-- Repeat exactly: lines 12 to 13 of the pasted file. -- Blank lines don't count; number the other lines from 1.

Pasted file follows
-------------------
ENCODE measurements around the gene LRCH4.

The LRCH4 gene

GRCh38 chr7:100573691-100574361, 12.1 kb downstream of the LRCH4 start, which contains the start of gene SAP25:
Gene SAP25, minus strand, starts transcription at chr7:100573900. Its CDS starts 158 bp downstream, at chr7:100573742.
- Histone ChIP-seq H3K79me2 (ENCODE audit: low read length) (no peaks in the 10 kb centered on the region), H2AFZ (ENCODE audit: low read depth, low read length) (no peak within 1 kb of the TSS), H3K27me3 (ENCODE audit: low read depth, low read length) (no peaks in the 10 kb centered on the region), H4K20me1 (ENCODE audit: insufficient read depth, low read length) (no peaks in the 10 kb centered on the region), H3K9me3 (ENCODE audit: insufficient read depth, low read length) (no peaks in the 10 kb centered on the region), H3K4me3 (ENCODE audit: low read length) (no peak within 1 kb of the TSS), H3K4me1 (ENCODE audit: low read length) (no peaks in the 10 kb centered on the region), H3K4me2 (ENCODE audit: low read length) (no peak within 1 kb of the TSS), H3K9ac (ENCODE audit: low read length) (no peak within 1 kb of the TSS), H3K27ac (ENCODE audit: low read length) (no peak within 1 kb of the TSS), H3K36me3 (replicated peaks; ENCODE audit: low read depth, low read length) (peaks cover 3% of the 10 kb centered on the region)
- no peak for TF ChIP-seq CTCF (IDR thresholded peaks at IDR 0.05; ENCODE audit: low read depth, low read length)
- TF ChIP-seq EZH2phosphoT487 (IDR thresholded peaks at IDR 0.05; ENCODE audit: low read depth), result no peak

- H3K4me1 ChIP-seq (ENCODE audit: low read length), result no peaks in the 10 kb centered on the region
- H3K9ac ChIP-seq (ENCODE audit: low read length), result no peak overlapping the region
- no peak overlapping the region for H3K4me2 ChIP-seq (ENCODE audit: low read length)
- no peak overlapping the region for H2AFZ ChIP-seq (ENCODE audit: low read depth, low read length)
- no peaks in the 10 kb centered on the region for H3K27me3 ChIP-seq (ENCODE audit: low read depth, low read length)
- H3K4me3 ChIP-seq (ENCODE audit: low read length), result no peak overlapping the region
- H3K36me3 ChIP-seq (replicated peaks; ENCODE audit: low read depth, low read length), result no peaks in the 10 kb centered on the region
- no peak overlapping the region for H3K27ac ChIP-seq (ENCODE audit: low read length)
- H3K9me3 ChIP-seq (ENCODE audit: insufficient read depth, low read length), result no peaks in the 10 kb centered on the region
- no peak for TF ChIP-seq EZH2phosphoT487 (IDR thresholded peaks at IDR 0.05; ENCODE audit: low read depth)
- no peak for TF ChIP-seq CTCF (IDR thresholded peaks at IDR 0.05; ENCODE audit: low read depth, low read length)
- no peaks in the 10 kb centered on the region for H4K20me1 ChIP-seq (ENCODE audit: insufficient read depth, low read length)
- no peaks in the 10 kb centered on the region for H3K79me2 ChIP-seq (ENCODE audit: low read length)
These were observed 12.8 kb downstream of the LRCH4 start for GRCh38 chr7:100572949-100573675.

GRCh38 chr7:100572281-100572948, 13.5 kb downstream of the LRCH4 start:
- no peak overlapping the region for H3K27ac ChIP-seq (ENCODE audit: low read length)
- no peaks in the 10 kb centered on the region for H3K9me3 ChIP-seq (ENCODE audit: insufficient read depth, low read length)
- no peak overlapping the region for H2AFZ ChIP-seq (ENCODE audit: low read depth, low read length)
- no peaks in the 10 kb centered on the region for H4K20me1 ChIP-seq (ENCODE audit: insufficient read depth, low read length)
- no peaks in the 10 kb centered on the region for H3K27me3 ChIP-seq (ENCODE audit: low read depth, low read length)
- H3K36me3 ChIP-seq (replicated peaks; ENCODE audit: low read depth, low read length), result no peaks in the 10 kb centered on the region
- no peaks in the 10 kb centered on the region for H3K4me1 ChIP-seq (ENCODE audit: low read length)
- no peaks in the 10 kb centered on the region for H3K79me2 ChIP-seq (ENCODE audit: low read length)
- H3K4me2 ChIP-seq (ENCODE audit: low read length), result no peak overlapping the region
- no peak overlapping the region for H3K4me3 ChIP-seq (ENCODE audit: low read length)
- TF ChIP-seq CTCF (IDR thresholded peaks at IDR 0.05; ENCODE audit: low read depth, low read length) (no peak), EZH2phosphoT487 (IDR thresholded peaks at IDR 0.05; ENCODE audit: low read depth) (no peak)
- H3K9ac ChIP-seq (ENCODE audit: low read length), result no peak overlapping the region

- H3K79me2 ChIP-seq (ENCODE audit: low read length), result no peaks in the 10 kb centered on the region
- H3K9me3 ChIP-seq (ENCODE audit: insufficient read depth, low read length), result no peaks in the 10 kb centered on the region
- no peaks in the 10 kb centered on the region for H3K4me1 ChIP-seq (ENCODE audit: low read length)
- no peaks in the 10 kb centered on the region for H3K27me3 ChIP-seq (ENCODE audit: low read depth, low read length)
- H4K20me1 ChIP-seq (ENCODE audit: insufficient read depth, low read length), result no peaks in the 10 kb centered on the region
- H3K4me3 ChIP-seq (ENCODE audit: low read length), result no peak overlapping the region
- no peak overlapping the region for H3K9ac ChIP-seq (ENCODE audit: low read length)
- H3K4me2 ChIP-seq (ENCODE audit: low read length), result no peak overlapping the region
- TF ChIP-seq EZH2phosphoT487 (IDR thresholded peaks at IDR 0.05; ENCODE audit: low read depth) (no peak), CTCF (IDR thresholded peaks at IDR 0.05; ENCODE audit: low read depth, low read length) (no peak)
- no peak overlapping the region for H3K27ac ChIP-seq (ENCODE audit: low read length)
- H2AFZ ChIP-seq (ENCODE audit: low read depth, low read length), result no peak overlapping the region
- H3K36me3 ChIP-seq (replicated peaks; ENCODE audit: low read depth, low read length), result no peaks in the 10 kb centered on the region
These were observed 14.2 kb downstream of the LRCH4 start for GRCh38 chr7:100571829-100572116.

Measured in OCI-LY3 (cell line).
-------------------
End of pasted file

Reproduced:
- no peaks in the 10 kb centered on the region for H3K27me3 ChIP-seq (ENCODE audit: low read depth, low read length)
- H3K4me3 ChIP-seq (ENCODE audit: low read length), result no peak overlapping the region